One of the biggest challenges first year students face when coming to a school like Colorado State University is finding community and having a support system. Luckily, Fabiola Escobar, a first-year student in the Department of Art and Art History, had the opportunity to meet other students in the Blake Leadership Scholar peer mentorship program. Hannah Hurst, a third-year student, one was one of those students.

The Blake Leadership Scholars in the College of Liberal Arts rewards outstanding academic achievement for high school students that demonstrate leadership qualities and community engagement. Founded by CSU System chancellor emeritus Joe Blake in 2018, Blake believed very strongly in the value of a liberal arts education to broaden perspectives and create phenomenal citizens.

Hurst and Escobar are both students in the Department of Art and Art History studying graphic design and both were chosen while still in high school. Their applications demonstrated exceptional academic achievement, a strong sense of character as well as leadership qualities and community engagement.

Mark Dineen, associate professor, has been one of the three CLA faculty members to participate in the selection process. Dineen frames his decision making in terms of the dinner party theory, where you invite a wide range of people who will have interesting conversations. While each person on the selection committee brings a different perspective about Blake’s mission, Dineen wanted to balance levels of performance against each participants’ unique qualities and experiences and considers how they fit into the broader community.

“The Blake Scholarship is so much more than a monetary award. It’s an opportunity for a group of students to work, learn, and grow together as a cohort during their time at CSU and beyond,” says Dineen, “It’s important that that we consider who the individual behind the application really is with the hope that when they all come together they will support and challenge each other in unique ways.”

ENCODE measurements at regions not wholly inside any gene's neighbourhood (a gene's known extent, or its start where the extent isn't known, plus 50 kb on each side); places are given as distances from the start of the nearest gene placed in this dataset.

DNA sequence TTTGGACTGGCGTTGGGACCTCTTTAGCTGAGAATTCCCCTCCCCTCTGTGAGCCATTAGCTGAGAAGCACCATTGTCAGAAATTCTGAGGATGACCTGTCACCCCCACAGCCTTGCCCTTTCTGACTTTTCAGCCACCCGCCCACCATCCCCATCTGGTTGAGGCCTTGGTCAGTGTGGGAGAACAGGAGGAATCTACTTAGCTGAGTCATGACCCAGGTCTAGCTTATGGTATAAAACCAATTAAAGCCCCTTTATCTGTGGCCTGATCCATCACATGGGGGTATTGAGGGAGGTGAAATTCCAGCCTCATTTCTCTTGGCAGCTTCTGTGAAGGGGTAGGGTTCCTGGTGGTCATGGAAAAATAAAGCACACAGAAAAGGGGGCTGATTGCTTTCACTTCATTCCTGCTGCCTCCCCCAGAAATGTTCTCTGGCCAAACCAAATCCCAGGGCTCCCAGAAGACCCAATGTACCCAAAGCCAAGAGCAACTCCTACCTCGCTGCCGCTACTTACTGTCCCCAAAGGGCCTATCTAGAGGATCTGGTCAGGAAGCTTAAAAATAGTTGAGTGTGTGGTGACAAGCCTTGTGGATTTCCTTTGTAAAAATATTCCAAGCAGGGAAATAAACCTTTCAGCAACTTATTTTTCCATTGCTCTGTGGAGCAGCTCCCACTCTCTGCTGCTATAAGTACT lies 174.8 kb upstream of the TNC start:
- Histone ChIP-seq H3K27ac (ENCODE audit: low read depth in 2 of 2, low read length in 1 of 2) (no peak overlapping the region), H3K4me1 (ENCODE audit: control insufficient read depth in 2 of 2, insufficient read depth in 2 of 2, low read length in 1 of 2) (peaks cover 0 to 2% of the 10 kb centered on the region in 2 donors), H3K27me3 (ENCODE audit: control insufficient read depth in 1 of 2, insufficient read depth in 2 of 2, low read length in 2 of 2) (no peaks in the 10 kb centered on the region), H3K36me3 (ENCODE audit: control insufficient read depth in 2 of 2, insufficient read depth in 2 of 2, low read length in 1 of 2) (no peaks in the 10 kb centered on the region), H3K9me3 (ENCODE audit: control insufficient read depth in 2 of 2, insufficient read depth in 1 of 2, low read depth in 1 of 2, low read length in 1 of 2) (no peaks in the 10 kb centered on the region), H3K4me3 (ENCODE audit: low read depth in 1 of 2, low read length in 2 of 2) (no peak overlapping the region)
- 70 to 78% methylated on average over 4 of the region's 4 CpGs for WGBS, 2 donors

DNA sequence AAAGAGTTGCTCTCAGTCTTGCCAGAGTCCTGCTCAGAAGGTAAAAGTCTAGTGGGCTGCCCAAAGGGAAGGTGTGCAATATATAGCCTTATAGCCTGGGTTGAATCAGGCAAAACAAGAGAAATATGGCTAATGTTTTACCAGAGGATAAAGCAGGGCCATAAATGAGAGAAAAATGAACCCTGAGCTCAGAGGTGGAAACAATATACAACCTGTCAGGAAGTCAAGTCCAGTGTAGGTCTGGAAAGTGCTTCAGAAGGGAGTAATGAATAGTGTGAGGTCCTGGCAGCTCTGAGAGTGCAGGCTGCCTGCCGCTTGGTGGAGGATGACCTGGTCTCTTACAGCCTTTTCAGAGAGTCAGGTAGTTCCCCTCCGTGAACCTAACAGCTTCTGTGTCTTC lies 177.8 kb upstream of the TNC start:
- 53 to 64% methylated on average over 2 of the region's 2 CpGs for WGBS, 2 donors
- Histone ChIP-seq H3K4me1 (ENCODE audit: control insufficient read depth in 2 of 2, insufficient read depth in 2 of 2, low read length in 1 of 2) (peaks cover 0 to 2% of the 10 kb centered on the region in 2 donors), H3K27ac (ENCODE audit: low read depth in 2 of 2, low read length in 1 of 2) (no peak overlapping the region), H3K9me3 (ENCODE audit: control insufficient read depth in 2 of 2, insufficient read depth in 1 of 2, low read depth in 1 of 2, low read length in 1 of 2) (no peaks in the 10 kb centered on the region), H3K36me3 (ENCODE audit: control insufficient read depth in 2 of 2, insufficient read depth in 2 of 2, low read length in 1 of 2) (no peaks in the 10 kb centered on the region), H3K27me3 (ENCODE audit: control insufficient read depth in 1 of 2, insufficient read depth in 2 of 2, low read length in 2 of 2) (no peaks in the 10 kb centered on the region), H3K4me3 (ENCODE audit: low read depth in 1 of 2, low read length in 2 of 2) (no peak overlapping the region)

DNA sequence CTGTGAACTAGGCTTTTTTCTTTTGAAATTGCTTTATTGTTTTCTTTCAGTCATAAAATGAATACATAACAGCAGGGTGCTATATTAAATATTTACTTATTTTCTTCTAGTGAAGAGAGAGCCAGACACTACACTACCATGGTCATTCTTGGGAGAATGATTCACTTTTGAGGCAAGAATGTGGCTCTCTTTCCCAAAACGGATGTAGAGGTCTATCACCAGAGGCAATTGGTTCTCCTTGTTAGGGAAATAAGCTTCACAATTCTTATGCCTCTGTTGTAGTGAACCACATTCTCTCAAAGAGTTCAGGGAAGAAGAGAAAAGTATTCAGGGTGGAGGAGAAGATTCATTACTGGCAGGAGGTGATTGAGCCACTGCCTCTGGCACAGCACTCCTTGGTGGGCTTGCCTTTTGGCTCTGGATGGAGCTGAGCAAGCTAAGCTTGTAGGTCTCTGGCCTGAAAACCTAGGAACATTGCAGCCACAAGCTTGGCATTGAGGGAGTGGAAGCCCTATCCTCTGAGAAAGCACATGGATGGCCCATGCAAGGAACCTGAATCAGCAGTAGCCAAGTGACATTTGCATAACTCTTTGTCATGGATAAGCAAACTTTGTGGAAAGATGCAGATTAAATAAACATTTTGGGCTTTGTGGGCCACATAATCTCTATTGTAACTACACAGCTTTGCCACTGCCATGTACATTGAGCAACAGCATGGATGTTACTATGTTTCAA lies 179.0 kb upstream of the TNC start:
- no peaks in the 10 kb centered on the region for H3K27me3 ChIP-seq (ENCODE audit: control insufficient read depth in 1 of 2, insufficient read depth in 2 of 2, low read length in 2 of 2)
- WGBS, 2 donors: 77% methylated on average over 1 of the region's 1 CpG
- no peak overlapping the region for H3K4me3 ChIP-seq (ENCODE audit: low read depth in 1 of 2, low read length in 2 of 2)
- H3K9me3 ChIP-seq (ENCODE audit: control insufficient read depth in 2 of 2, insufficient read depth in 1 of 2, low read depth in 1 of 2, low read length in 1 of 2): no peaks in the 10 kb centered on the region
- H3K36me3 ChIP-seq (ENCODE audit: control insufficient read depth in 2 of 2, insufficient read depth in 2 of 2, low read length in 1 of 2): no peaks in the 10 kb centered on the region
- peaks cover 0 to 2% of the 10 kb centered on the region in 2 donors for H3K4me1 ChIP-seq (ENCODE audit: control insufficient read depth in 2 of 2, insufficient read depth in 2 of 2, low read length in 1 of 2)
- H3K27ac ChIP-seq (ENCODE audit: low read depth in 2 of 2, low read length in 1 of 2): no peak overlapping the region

In addition to a generous scholarship over the course of 4 years, the program helps the participants feel connected to and supported by the CLA and CSU by providing access to leadership and service opportunities. It encourages excellence in academic and co-curricular experiences through faculty and peer mentorship. Students also take a variety of courses that challenge and empower them to consider how the liberal arts has the potential to remedy the problems facing 21st century humanity and how to solve those problems.

“’When I got the letter about the Blake Leadership Scholar program, I was really excited and felt like someone trusted me and will support me and see me for my values and skills”, says Escobar, “It helped with transition between high school and college and offered community and a base to meet new people.”

“For me, my favorite part of being part of the program is communication between other parts of the College of Liberal Arts,” says Hurst, “I wouldn’t have interacted with people in other majors because I’m living in my art bubble. I think the opportunity to take classes and have discussions to get different perspectives and viewpoints and seeing how it applies to art has been really nice.”

Exploration is a big part of both Escobar and Hurst’s experience both in the Blake Leadership Program, as well as in their classes. Hurst sights her time in a fibers class with expanding her thinking about how to utilize design in other mediums. Escobar points to utilizing recycled materials such as cardboard and old clothes to create art, something she hadn’t considered before coming to CSU.

While the question of what they’ll do after they graduate is an intimidating one to answer, Escobar and Hurst are both committed to a career working in the arts. Escobar wants to start her own creative business, while Hurst expressed interest in doing museum work.

“The idea about how these students will mature outside of the institution is really at the root of the program,” says Dinnen, “Joe Blake was a committed Coloradoan and he wanted to give our institution a tool to help attract and nurture future leaders. It was his vision that these leaders would stay in the state and contribute their best qualities to it.”